Today, more and more individuals own their own business, either as a sole proprietorship, a partnership, a limited liability company, or as a traditional corporation. When a spouse owns a business at the time a divorce is filed, determining the value of the business can be a tricky matter.
Many spouses that own businesses obtain a salary through the business – but that does not equal the ownership value of the business. A spouse may make $50,000 per year through salary but have ownership interests in retained earnings of $200,000. Indeed, it is not uncommon for owners of businesses to try and hide their true earnings by taking a small salary and leaving most of the retained earnings in the business.
Any property obtained during the marriage is marital property to which both spouses have claim to receive an equity percentage of the value. If one spouse starts a business during the marriage, all the ownership interest in that business would be marital property. If the business started prior to the marriage, the increase in value in the business, at a minimum, could be considered marital property unless the parties agreed otherwise in a prenuptial agreement.
Any business has a net worth just like individuals – assets net of liabilities. However, businesses also have retained earnings or capital, often in the form of shares in the business. It is possible that a business could have a net loss each year but still have positive equity. Suppose at the time of the divorce, the business happens to have its worst year ever – should the court use that value as the value of the business?
A smart way to handle these issues will be to hire a business valuation professional to value the business. The business valuation professionals must define a standard of value before proceeding with an appraisal. A standard of value is a set of hypothetical conditions under which the business will be valued. In business valuations for divorce cases, there are two generally accepted standards: fair market value and fair value.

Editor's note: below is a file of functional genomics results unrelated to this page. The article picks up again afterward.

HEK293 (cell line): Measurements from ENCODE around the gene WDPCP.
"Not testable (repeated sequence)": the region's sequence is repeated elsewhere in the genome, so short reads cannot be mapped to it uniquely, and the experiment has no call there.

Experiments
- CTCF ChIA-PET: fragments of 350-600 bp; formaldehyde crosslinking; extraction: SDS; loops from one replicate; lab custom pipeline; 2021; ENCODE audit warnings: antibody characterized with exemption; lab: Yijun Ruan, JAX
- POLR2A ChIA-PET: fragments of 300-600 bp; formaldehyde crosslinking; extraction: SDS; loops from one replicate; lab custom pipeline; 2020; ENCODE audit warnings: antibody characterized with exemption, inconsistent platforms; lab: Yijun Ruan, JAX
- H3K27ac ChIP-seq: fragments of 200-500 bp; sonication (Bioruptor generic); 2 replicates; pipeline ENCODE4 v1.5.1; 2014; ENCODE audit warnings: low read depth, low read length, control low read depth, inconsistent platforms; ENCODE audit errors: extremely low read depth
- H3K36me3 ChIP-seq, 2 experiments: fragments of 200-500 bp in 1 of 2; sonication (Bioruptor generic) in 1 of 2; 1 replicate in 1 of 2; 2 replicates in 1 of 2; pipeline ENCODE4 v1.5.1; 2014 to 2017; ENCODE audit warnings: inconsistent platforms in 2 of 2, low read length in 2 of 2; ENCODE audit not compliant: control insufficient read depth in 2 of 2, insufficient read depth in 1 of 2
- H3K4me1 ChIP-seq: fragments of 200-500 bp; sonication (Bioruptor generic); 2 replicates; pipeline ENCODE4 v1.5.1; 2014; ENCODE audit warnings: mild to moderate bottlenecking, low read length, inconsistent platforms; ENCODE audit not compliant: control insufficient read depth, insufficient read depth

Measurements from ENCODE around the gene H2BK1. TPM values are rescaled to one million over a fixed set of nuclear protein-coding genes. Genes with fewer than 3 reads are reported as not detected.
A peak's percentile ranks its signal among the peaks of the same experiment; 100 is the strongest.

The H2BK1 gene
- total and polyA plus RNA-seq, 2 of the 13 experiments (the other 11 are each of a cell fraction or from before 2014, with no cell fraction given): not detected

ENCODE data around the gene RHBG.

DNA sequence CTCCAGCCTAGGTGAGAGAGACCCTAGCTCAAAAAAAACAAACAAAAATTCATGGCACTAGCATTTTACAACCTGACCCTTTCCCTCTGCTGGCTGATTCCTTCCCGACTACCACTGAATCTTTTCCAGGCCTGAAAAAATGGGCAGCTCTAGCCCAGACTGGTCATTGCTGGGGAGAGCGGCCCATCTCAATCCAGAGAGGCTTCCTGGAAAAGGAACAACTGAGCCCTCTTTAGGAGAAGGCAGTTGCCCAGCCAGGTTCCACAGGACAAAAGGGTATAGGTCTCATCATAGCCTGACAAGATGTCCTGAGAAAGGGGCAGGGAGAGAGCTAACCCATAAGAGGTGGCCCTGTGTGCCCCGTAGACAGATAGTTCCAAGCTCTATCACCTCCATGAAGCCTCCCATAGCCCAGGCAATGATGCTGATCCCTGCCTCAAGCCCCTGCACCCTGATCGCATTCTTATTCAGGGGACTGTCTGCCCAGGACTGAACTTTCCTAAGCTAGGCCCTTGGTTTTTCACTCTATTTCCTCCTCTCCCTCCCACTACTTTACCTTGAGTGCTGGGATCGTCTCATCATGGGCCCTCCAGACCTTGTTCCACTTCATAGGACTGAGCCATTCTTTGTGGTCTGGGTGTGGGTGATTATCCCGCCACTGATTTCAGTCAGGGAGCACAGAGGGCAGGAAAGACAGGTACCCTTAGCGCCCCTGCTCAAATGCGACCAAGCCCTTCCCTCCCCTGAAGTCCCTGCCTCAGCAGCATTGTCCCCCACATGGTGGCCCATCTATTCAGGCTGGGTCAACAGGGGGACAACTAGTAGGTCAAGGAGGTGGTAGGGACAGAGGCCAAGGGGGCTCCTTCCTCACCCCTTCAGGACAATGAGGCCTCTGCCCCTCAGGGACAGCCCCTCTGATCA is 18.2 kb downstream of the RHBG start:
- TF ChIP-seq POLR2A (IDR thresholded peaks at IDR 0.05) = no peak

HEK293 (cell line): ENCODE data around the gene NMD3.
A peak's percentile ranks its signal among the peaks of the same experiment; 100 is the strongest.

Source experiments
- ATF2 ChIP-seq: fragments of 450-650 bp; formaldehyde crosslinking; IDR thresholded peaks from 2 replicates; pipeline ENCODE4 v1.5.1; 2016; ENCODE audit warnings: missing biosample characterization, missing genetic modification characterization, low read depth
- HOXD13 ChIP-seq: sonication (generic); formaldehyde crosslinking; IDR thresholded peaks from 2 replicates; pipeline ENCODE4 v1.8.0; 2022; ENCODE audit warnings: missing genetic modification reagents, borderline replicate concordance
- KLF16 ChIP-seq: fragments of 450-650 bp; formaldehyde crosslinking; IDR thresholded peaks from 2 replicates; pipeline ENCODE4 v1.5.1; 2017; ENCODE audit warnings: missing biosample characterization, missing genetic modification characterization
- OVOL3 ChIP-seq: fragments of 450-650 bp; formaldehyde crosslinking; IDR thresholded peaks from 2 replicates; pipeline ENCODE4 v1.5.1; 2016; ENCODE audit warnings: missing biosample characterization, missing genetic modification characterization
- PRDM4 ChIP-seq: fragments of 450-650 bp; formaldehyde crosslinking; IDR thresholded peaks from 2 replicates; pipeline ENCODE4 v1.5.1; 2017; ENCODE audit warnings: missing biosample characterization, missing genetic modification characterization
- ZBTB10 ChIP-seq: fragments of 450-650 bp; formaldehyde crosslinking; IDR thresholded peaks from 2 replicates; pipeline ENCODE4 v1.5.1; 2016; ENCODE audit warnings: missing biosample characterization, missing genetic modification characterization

Fair market value is the price at which the property would change hands between a willing buyer and a willing seller when the former is not under any compulsion to buy and the latter is not under any compulsion to sell, and both parties have reasonable knowledge of the relevant facts. Under fair market value, many appraisers apply discounts, such as the discount for lack of control or the discount for lack of marketability, to obtain the value of minority interests.
The full meaning of fair value depends on the context of its use. While it is like fair market value in some ways, it typically does not involve the application of minority discounts. Fair value is dictated by the court with jurisdiction over your divorce case.
The two standards mentioned above can result in significantly different value estimates. In divorce cases, the business valuation expert must select the correct standard of value or their expert opinions may be dismissed by the court. An independent valuation can also help a spouse prove whether the other spouse hid certain assets or value or appeared to depreciate the earning capacity of the business for purposes of sandbagging an asset.
A court also needs to consider what investment the other spouse may have made during the marriage to the business. For example, if the business is an LLC for a physician, and the spouse helped pay for the other spouse to go to medical school or supported the other spouse during medical school, those investments can qualify as a percentage of the current business, based on the idea that without the help of the spouse, the other spouse would not have become a successful physician.
As you can see, many factors go into a business valuation, and it requires both an attorney with experience in handling these issues and retaining a business valuation expert to conduct a proper valuation.
Should you need the advice of a divorce and family law attorney or have questions or concerns about your situation, know that we are here to help and discuss those issues with you.